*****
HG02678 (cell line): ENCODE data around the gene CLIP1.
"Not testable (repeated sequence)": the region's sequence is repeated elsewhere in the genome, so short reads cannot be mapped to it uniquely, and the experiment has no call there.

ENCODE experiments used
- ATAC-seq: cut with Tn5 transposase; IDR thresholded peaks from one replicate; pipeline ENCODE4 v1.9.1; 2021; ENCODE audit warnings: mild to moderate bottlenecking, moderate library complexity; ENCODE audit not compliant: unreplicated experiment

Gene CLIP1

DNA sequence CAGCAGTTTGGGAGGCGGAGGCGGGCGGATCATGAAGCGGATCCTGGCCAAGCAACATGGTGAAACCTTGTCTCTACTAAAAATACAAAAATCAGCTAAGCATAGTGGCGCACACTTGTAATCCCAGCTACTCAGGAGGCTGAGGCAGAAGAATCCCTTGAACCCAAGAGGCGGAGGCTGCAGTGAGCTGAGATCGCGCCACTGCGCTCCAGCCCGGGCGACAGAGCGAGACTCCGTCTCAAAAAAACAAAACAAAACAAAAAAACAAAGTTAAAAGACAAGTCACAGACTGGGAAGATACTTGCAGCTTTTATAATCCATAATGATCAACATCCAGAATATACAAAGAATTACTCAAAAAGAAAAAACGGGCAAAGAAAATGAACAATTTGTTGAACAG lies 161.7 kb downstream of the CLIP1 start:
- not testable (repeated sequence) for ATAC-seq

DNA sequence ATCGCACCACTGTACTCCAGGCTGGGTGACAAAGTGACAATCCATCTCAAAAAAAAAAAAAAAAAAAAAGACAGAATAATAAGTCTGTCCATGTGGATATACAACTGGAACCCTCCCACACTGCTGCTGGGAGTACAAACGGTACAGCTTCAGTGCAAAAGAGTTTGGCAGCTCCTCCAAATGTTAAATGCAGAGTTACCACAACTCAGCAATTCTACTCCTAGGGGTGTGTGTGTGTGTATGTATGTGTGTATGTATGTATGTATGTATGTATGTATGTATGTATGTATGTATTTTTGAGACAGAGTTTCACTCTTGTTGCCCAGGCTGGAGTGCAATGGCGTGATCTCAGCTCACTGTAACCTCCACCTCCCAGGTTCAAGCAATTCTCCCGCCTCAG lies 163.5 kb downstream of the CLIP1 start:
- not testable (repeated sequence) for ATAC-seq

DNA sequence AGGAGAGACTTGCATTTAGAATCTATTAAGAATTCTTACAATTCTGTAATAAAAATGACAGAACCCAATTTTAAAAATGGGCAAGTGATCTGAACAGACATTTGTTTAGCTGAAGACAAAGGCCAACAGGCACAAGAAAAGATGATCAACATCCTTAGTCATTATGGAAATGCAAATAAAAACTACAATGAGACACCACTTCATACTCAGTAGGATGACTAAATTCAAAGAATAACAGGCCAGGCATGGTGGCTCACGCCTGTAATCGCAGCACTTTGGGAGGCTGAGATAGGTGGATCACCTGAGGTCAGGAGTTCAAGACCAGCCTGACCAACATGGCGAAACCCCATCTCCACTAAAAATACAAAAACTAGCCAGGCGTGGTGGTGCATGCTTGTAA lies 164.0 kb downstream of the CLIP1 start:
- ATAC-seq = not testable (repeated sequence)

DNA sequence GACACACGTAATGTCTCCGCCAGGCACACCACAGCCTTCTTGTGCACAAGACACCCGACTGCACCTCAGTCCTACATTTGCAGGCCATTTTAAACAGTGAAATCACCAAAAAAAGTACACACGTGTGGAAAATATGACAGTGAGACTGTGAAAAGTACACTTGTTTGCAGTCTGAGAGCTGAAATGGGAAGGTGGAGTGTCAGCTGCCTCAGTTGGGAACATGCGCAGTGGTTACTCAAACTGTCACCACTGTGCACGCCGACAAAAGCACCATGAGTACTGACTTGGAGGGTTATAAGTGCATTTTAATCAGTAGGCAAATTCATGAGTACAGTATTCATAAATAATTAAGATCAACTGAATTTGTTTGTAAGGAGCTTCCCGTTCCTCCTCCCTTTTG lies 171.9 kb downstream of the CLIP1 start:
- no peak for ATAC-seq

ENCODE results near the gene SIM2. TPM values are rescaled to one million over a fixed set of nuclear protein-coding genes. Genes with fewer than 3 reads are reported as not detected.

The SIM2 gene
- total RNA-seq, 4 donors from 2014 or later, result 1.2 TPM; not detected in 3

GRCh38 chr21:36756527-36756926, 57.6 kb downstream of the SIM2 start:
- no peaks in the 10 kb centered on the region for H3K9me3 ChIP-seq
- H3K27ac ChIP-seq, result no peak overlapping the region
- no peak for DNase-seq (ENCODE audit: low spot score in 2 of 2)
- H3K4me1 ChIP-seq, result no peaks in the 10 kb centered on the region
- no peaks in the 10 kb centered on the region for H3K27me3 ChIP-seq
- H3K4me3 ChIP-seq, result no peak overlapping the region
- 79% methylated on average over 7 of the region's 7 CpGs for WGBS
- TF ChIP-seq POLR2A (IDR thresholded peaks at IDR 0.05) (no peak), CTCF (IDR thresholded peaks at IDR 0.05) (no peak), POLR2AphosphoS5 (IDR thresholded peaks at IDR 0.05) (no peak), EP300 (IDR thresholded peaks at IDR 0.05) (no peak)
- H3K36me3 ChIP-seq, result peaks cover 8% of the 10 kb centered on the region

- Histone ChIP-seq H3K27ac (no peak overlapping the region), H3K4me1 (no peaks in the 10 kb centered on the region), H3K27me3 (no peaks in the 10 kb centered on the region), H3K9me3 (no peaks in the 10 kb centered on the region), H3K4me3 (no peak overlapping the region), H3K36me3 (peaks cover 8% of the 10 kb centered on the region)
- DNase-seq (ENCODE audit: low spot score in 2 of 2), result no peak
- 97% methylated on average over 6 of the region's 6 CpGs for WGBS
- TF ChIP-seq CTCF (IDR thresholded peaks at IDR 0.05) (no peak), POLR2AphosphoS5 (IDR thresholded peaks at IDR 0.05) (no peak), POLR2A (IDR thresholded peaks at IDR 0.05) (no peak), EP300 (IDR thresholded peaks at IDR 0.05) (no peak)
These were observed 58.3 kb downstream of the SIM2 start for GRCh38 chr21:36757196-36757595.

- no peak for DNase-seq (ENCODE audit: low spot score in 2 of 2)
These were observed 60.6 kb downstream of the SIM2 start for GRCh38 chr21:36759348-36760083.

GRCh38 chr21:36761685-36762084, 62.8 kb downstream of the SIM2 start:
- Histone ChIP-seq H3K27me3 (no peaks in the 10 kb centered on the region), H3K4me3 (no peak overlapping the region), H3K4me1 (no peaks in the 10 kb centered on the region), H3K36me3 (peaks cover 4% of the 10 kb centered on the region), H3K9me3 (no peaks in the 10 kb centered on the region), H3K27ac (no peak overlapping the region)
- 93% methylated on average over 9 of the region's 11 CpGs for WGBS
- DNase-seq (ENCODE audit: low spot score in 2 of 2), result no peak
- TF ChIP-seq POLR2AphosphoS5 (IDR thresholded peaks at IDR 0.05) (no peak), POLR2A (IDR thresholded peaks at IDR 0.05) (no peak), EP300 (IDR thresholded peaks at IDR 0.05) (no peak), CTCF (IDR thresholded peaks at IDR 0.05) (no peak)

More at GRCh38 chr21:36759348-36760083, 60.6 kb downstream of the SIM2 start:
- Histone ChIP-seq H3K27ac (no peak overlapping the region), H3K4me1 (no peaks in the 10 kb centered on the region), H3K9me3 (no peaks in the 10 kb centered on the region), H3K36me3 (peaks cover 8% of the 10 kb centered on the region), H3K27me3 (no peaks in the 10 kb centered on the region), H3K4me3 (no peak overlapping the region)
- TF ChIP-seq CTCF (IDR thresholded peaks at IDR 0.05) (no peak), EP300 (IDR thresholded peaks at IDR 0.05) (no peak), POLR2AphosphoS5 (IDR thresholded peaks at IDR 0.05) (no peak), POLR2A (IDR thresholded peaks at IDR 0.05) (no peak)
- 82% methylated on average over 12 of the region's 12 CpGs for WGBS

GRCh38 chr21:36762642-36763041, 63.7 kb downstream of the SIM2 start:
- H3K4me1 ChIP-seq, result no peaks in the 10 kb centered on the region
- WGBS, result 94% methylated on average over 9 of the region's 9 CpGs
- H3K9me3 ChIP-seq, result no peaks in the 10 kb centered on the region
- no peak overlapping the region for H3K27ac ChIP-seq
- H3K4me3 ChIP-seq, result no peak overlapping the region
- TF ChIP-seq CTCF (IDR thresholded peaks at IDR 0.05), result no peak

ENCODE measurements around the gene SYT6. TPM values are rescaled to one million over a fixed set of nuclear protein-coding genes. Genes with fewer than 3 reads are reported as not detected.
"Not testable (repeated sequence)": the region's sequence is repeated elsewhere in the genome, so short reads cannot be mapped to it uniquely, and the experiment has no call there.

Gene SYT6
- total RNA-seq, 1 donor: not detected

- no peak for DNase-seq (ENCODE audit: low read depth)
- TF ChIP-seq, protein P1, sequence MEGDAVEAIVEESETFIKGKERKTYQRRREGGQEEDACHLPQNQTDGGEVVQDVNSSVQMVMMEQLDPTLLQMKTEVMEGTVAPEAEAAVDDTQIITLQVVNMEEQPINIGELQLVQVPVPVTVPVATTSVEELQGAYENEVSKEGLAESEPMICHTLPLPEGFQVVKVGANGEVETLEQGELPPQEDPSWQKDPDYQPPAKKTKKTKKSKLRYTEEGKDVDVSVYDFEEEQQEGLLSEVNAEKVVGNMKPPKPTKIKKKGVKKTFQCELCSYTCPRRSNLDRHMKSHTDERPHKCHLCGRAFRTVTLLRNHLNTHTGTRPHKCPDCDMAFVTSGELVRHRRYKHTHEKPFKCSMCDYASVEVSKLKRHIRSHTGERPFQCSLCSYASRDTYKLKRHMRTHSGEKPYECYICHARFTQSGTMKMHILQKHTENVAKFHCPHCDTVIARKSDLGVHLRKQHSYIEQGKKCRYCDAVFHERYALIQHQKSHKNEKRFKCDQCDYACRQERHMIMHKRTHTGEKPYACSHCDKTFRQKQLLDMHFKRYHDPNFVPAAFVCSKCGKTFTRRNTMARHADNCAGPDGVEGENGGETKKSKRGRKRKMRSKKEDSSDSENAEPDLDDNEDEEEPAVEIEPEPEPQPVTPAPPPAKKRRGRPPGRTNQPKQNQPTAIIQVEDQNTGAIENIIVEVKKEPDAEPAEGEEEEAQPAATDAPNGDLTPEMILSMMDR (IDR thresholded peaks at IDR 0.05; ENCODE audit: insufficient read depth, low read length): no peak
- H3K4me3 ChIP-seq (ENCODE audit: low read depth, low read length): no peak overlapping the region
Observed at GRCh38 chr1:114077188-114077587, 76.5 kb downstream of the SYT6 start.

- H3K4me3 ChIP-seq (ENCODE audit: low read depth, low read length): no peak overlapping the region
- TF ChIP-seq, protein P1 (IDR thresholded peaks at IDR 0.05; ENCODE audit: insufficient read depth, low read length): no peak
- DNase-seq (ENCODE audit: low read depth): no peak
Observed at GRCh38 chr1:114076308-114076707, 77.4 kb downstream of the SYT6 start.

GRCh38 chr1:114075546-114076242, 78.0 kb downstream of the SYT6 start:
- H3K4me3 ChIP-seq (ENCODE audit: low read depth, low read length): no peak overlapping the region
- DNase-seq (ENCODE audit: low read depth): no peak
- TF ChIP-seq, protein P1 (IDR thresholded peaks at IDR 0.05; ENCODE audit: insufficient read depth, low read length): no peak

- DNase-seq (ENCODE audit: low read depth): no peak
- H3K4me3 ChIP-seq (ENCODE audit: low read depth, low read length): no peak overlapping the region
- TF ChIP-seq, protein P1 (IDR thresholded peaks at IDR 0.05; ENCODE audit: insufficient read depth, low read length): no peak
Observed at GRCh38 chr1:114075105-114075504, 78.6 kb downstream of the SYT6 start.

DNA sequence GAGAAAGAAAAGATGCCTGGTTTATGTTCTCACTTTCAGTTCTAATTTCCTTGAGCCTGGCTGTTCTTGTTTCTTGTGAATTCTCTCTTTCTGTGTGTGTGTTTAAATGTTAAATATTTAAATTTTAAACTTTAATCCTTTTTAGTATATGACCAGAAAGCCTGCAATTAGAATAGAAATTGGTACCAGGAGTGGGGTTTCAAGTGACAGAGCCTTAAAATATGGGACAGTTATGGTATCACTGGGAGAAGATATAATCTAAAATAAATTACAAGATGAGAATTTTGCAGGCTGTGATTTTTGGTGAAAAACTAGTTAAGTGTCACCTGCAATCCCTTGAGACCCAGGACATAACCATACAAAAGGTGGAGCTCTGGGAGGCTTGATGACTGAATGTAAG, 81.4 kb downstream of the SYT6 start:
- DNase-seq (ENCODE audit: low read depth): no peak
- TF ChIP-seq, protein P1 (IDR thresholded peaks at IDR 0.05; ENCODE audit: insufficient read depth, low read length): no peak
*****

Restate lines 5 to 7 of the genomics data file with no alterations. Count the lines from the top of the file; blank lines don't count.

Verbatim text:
Gene CLIP1

DNA sequence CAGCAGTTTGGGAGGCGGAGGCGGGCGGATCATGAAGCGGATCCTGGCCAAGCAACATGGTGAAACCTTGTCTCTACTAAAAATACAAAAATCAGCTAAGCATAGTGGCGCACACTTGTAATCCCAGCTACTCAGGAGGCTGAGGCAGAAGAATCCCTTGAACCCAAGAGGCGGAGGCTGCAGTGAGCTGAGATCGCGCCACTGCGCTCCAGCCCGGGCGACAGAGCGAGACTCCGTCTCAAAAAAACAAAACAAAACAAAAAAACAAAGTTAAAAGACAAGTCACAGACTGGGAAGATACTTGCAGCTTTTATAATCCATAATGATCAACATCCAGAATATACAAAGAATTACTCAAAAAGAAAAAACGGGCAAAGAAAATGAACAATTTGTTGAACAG lies 161.7 kb downstream of the CLIP1 start:
- not testable (repeated sequence) for ATAC-seq